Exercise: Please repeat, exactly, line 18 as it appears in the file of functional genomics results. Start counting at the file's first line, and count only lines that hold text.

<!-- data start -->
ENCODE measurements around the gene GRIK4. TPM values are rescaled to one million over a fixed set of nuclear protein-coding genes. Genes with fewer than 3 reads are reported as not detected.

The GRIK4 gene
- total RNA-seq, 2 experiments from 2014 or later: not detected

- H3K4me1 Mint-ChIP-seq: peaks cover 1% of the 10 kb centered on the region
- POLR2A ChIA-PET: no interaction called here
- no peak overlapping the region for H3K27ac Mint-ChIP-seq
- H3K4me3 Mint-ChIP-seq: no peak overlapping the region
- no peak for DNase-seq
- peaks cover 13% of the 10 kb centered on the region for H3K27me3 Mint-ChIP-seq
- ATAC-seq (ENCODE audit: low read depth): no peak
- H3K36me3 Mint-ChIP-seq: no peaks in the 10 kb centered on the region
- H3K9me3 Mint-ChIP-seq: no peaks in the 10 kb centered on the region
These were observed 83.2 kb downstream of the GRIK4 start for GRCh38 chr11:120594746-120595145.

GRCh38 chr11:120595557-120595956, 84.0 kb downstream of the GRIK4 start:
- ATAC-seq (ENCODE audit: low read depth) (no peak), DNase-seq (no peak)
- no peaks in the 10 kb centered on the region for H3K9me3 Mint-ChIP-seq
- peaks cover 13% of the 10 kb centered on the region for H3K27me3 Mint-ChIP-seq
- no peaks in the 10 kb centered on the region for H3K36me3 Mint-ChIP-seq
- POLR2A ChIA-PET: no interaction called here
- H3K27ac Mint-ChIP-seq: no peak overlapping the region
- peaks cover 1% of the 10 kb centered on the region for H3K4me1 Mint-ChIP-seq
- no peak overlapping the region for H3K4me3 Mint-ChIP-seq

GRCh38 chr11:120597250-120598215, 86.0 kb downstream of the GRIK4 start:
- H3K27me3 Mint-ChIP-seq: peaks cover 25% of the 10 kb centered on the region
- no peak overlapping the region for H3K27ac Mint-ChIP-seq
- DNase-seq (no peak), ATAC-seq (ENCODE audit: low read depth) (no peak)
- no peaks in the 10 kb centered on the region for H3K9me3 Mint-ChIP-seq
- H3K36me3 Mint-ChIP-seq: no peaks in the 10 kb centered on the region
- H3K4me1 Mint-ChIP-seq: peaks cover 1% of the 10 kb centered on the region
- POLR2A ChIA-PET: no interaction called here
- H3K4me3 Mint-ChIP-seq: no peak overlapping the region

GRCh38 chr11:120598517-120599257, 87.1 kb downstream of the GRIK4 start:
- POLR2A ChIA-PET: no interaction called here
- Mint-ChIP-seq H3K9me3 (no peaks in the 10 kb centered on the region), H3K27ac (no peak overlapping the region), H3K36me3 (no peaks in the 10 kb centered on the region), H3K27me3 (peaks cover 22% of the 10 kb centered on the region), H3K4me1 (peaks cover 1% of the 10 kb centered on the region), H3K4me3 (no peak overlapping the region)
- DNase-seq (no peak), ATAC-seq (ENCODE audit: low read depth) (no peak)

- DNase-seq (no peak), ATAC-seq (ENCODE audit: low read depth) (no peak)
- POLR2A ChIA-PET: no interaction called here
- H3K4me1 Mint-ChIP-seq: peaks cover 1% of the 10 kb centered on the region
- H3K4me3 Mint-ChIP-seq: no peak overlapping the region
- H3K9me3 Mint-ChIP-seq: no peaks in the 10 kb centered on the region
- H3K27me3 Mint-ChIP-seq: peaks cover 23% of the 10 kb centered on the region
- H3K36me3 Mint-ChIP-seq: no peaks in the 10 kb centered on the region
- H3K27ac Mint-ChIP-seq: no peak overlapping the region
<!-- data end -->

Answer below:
- no peaks in the 10 kb centered on the region for H3K36me3 Mint-ChIP-seq